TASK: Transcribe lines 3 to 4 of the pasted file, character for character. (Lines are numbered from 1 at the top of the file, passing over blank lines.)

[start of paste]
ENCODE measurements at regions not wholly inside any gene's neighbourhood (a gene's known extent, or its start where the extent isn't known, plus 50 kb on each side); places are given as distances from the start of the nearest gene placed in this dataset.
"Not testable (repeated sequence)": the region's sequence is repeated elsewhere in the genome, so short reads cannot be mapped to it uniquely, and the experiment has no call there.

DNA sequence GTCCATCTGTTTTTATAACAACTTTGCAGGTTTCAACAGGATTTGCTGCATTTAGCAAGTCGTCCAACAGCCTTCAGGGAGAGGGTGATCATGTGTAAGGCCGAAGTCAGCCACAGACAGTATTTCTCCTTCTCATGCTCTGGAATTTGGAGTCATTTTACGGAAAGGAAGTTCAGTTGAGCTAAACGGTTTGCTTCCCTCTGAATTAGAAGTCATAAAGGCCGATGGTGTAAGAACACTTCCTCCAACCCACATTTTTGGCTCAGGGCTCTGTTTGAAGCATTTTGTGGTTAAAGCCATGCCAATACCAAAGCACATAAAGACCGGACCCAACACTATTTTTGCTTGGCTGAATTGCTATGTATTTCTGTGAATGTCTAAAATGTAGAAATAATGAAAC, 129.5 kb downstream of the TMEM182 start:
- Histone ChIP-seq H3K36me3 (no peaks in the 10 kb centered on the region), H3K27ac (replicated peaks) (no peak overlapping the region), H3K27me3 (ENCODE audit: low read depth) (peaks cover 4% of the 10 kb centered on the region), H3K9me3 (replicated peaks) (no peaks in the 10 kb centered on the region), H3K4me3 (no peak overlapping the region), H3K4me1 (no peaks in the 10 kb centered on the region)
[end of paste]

DNA sequence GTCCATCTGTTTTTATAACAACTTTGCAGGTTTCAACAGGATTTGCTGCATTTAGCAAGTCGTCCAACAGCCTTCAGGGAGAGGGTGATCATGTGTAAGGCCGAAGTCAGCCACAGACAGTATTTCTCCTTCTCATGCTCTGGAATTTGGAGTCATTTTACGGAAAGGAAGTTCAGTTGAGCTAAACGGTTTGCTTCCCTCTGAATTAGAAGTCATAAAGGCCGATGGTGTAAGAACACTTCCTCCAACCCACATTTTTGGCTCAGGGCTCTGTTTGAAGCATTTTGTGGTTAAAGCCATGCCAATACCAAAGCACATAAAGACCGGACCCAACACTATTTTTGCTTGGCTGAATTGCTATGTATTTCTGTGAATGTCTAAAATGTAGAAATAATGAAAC, 129.5 kb downstream of the TMEM182 start:
- Histone ChIP-seq H3K36me3 (no peaks in the 10 kb centered on the region), H3K27ac (replicated peaks) (no peak overlapping the region), H3K27me3 (ENCODE audit: low read depth) (peaks cover 4% of the 10 kb centered on the region), H3K9me3 (replicated peaks) (no peaks in the 10 kb centered on the region), H3K4me3 (no peak overlapping the region), H3K4me1 (no peaks in the 10 kb centered on the region)